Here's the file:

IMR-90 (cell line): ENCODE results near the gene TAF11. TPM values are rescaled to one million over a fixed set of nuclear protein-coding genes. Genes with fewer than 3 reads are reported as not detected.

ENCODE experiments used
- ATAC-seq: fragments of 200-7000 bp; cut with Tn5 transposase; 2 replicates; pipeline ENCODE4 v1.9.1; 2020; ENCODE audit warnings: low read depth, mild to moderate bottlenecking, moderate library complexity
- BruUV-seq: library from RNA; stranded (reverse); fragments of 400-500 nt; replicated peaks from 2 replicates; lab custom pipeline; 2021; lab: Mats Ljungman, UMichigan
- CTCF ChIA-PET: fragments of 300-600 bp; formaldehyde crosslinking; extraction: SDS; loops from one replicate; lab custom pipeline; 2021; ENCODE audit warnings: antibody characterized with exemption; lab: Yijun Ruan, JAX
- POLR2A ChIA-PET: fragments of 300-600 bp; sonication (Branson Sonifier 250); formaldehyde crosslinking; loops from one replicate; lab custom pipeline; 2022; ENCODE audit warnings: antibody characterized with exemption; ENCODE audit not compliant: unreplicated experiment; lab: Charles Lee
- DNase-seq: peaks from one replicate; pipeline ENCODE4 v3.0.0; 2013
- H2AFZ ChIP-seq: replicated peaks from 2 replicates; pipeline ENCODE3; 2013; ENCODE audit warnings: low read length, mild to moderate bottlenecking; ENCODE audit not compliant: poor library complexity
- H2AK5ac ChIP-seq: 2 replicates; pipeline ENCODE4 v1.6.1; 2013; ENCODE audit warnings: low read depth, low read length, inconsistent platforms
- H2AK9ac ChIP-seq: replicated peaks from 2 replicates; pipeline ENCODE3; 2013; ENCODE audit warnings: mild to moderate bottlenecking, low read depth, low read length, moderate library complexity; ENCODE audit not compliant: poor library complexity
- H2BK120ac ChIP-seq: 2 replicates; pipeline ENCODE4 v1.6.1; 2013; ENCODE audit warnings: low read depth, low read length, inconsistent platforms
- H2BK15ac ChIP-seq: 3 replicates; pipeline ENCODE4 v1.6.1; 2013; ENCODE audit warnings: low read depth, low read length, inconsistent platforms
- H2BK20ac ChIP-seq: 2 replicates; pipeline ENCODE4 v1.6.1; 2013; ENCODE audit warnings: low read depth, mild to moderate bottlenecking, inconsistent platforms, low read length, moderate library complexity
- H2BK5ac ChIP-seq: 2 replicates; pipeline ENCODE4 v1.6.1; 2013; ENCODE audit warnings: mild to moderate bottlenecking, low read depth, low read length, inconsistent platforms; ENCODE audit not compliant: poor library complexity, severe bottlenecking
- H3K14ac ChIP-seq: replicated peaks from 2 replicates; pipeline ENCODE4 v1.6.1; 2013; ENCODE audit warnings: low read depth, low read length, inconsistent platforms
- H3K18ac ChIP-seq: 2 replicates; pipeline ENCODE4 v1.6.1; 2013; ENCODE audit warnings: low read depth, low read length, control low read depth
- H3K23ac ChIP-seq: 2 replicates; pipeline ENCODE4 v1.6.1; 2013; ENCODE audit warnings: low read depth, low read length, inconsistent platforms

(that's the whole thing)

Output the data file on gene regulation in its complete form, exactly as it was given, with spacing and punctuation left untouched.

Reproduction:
IMR-90 (cell line): ENCODE results near the gene TAF11. TPM values are rescaled to one million over a fixed set of nuclear protein-coding genes. Genes with fewer than 3 reads are reported as not detected.

ENCODE experiments used
- ATAC-seq: fragments of 200-7000 bp; cut with Tn5 transposase; 2 replicates; pipeline ENCODE4 v1.9.1; 2020; ENCODE audit warnings: low read depth, mild to moderate bottlenecking, moderate library complexity
- BruUV-seq: library from RNA; stranded (reverse); fragments of 400-500 nt; replicated peaks from 2 replicates; lab custom pipeline; 2021; lab: Mats Ljungman, UMichigan
- CTCF ChIA-PET: fragments of 300-600 bp; formaldehyde crosslinking; extraction: SDS; loops from one replicate; lab custom pipeline; 2021; ENCODE audit warnings: antibody characterized with exemption; lab: Yijun Ruan, JAX
- POLR2A ChIA-PET: fragments of 300-600 bp; sonication (Branson Sonifier 250); formaldehyde crosslinking; loops from one replicate; lab custom pipeline; 2022; ENCODE audit warnings: antibody characterized with exemption; ENCODE audit not compliant: unreplicated experiment; lab: Charles Lee
- DNase-seq: peaks from one replicate; pipeline ENCODE4 v3.0.0; 2013
- H2AFZ ChIP-seq: replicated peaks from 2 replicates; pipeline ENCODE3; 2013; ENCODE audit warnings: low read length, mild to moderate bottlenecking; ENCODE audit not compliant: poor library complexity
- H2AK5ac ChIP-seq: 2 replicates; pipeline ENCODE4 v1.6.1; 2013; ENCODE audit warnings: low read depth, low read length, inconsistent platforms
- H2AK9ac ChIP-seq: replicated peaks from 2 replicates; pipeline ENCODE3; 2013; ENCODE audit warnings: mild to moderate bottlenecking, low read depth, low read length, moderate library complexity; ENCODE audit not compliant: poor library complexity
- H2BK120ac ChIP-seq: 2 replicates; pipeline ENCODE4 v1.6.1; 2013; ENCODE audit warnings: low read depth, low read length, inconsistent platforms
- H2BK15ac ChIP-seq: 3 replicates; pipeline ENCODE4 v1.6.1; 2013; ENCODE audit warnings: low read depth, low read length, inconsistent platforms
- H2BK20ac ChIP-seq: 2 replicates; pipeline ENCODE4 v1.6.1; 2013; ENCODE audit warnings: low read depth, mild to moderate bottlenecking, inconsistent platforms, low read length, moderate library complexity
- H2BK5ac ChIP-seq: 2 replicates; pipeline ENCODE4 v1.6.1; 2013; ENCODE audit warnings: mild to moderate bottlenecking, low read depth, low read length, inconsistent platforms; ENCODE audit not compliant: poor library complexity, severe bottlenecking
- H3K14ac ChIP-seq: replicated peaks from 2 replicates; pipeline ENCODE4 v1.6.1; 2013; ENCODE audit warnings: low read depth, low read length, inconsistent platforms
- H3K18ac ChIP-seq: 2 replicates; pipeline ENCODE4 v1.6.1; 2013; ENCODE audit warnings: low read depth, low read length, control low read depth
- H3K23ac ChIP-seq: 2 replicates; pipeline ENCODE4 v1.6.1; 2013; ENCODE audit warnings: low read depth, low read length, inconsistent platforms